A visit of Fofi Gennimata to Cyprus in 2005 and specifically to the prisoners of Rizokarpasos is taken from the Fileleftheros archive, on the occasion of the sad news of the death of the president of the Movement for Change, which became known today and plunged the Greek political scene into mourning. “Tell me, my son, if he does nothing for us?” Mrs. Maria asked anxiously during that visit when she visited her son's house. Her presence there alone, as the first of all the political officials from Greece to visit the area, was enough to ignite the flame of hope for the trapped, the newspaper report wrote.
It was Friday, April 8, 2005, when Fofi Gennimata, as Deputy Mayor of Athens-Piraeus, visited those trapped in Rizokarpaso, as part of her visit to Cyprus.
SEE ALSO: Fofi Gennimata passed away at the age of 57
[…] Ms. Gennimata talked to the detainees and listened to the problems and difficulties they face every day. Then Mrs. Gennimata went to Rizokarpaso High School, where the president of the school, Eleni Symeou, welcomed her with a bouquet of lilies and lilacs.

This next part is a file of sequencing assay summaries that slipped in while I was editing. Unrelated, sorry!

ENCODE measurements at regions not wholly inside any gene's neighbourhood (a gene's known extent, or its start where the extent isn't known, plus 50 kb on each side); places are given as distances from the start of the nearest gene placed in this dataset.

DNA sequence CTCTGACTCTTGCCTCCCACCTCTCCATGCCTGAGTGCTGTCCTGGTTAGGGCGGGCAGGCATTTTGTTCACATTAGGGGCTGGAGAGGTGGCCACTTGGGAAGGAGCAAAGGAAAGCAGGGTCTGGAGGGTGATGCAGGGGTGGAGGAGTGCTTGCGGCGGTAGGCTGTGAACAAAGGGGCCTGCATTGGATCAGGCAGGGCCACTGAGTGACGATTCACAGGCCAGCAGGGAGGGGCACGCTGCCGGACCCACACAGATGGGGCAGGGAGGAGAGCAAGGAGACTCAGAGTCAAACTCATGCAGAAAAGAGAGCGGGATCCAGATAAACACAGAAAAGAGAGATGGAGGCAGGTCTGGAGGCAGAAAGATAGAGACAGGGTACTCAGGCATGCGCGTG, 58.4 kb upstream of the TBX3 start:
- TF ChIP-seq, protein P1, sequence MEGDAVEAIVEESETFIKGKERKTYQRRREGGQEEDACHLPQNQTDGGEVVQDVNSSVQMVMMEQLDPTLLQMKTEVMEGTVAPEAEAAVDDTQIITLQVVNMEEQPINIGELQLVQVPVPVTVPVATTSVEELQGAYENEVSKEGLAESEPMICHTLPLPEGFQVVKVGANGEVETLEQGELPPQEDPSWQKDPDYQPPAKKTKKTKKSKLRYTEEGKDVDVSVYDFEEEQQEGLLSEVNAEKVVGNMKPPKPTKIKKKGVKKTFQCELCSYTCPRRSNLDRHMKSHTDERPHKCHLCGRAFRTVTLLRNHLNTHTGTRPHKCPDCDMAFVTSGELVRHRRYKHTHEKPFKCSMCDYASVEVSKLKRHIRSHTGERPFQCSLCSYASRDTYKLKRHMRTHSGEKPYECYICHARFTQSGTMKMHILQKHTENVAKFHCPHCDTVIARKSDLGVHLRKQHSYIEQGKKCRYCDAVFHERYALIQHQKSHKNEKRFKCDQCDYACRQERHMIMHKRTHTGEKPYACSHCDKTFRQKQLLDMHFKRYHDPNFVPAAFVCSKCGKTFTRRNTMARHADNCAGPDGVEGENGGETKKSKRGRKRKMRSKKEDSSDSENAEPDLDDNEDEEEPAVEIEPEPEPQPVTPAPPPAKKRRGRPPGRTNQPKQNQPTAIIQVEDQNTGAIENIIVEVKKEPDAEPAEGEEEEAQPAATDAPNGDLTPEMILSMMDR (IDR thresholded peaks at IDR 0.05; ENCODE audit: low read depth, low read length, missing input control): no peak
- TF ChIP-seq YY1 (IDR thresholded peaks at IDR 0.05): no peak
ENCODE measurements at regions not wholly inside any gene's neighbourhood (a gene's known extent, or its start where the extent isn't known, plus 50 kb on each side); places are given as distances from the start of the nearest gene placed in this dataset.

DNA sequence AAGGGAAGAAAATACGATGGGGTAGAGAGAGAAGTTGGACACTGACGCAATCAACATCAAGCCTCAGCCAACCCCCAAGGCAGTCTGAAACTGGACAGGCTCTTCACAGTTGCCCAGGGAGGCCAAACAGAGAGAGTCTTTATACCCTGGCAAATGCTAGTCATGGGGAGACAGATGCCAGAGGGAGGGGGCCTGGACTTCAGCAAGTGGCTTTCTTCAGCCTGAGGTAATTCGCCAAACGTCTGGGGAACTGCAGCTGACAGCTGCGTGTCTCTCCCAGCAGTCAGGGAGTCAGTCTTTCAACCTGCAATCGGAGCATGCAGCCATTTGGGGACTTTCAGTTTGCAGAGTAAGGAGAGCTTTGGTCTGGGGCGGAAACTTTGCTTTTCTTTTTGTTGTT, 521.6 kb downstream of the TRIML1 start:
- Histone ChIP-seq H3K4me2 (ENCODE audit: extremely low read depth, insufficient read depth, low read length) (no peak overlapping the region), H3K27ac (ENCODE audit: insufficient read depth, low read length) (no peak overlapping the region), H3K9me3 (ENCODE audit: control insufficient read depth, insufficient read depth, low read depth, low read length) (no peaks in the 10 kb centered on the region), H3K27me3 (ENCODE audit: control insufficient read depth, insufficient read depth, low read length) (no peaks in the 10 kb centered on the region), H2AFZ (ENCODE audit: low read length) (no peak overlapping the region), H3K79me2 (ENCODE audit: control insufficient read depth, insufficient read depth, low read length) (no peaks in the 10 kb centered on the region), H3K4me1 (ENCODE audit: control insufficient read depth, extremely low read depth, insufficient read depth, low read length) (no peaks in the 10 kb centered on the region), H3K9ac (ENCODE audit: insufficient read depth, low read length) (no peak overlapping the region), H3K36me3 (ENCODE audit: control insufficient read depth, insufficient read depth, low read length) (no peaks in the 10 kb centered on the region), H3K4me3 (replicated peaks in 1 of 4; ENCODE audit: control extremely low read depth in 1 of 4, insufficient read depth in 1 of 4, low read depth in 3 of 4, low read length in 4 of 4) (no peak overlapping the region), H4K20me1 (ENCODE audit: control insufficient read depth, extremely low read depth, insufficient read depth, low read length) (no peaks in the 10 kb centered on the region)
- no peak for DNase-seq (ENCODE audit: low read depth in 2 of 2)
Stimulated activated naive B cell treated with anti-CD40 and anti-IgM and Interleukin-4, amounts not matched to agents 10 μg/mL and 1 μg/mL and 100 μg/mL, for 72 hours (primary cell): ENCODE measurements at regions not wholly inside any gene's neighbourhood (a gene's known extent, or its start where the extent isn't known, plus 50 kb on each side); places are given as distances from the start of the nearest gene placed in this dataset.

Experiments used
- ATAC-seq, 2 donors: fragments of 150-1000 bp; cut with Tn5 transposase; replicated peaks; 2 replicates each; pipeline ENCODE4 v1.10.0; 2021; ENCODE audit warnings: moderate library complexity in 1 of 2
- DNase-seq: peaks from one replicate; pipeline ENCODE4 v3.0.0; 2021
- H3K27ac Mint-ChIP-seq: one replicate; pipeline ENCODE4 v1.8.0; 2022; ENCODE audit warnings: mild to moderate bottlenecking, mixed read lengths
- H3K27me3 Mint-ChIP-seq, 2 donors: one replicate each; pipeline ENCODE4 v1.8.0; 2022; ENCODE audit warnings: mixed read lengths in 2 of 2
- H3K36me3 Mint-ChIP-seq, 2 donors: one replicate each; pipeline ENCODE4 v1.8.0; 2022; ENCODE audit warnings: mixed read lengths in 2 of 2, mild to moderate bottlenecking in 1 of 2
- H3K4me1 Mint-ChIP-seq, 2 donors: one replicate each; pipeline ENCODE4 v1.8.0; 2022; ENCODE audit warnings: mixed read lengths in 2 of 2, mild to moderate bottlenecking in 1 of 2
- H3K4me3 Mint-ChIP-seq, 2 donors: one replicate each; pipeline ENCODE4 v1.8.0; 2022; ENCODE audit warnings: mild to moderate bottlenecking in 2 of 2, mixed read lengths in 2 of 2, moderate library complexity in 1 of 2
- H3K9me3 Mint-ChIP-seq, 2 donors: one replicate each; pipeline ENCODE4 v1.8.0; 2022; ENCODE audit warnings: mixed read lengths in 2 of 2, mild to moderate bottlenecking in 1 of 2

He then took a tour of the school and sat with the young students at the desk and attended their lesson.
After the tour, the students gathered in the school yard, where Mrs. Gennimata handed them an album with souvenir photos from the Athens Olympic Games and gave the school videotapes with the opening and closing ceremonies of the games. He even invited them in the summer for ten days in Greece, where they would be hosted in a camp.
Addressing the students, she said that with the Olympic Games, the Greeks “sent messages of peace, which I believe is the most important of all so that democracy can develop and our children can grow up.”
“One of the first images I remember as a child”
After the visit, Ms. Gennimata said shocked:
“I have to say that I came here with very strong skepticism, with anxiety, with mixed feelings following one another, because I have to tell you that one of the first images I remember as a child since I was about 10 years old were my parents to cry about what was happening in Cyprus “.
“I also passed by the cemetery a while ago”, he continued, “I also went through the houses of people who have endured all these years and are here and I ended up at school. This was probably the most correct route of the route. Maybe this is where all the emotions calm down and balance. Because when you see the children, when you see the smile in their eyes, you feel that this is the light, this is the road and this is a crevice of hope that everyone lives here today. For this crevice of hope, we all have an obligation to fight from whatever base we are in, in order to open a door “.